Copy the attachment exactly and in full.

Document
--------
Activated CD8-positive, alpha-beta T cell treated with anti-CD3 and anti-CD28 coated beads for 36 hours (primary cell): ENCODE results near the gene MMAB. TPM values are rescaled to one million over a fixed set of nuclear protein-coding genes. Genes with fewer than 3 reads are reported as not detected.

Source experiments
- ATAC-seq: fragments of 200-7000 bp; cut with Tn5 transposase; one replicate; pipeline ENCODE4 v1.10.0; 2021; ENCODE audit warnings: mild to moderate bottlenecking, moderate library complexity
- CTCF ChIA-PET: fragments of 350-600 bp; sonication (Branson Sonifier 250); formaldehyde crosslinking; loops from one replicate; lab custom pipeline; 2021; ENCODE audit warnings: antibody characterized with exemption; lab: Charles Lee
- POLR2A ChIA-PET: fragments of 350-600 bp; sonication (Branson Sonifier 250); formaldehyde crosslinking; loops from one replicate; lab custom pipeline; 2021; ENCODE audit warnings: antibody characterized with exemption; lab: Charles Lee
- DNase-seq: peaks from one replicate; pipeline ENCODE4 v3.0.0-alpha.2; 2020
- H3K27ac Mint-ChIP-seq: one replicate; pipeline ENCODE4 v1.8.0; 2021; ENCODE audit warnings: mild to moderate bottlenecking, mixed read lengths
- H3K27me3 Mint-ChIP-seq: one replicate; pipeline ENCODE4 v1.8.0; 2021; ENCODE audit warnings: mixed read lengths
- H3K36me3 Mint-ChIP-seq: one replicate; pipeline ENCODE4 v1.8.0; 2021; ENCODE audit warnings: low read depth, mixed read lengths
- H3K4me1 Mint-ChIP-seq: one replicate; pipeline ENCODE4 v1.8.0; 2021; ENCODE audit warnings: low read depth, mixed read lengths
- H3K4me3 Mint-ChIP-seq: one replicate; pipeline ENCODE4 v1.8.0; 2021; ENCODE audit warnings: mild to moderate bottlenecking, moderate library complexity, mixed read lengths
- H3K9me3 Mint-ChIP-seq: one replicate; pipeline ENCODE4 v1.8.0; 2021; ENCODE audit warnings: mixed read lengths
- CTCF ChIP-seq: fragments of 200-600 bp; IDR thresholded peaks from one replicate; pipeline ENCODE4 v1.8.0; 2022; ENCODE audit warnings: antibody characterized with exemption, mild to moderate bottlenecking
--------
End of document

Activated CD8-positive, alpha-beta T cell treated with anti-CD3 and anti-CD28 coated beads for 36 hours (primary cell): ENCODE results near the gene MMAB. TPM values are rescaled to one million over a fixed set of nuclear protein-coding genes. Genes with fewer than 3 reads are reported as not detected.

Source experiments
- ATAC-seq: fragments of 200-7000 bp; cut with Tn5 transposase; one replicate; pipeline ENCODE4 v1.10.0; 2021; ENCODE audit warnings: mild to moderate bottlenecking, moderate library complexity
- CTCF ChIA-PET: fragments of 350-600 bp; sonication (Branson Sonifier 250); formaldehyde crosslinking; loops from one replicate; lab custom pipeline; 2021; ENCODE audit warnings: antibody characterized with exemption; lab: Charles Lee
- POLR2A ChIA-PET: fragments of 350-600 bp; sonication (Branson Sonifier 250); formaldehyde crosslinking; loops from one replicate; lab custom pipeline; 2021; ENCODE audit warnings: antibody characterized with exemption; lab: Charles Lee
- DNase-seq: peaks from one replicate; pipeline ENCODE4 v3.0.0-alpha.2; 2020
- H3K27ac Mint-ChIP-seq: one replicate; pipeline ENCODE4 v1.8.0; 2021; ENCODE audit warnings: mild to moderate bottlenecking, mixed read lengths
- H3K27me3 Mint-ChIP-seq: one replicate; pipeline ENCODE4 v1.8.0; 2021; ENCODE audit warnings: mixed read lengths
- H3K36me3 Mint-ChIP-seq: one replicate; pipeline ENCODE4 v1.8.0; 2021; ENCODE audit warnings: low read depth, mixed read lengths
- H3K4me1 Mint-ChIP-seq: one replicate; pipeline ENCODE4 v1.8.0; 2021; ENCODE audit warnings: low read depth, mixed read lengths
- H3K4me3 Mint-ChIP-seq: one replicate; pipeline ENCODE4 v1.8.0; 2021; ENCODE audit warnings: mild to moderate bottlenecking, moderate library complexity, mixed read lengths
- H3K9me3 Mint-ChIP-seq: one replicate; pipeline ENCODE4 v1.8.0; 2021; ENCODE audit warnings: mixed read lengths
- CTCF ChIP-seq: fragments of 200-600 bp; IDR thresholded peaks from one replicate; pipeline ENCODE4 v1.8.0; 2022; ENCODE audit warnings: antibody characterized with exemption, mild to moderate bottlenecking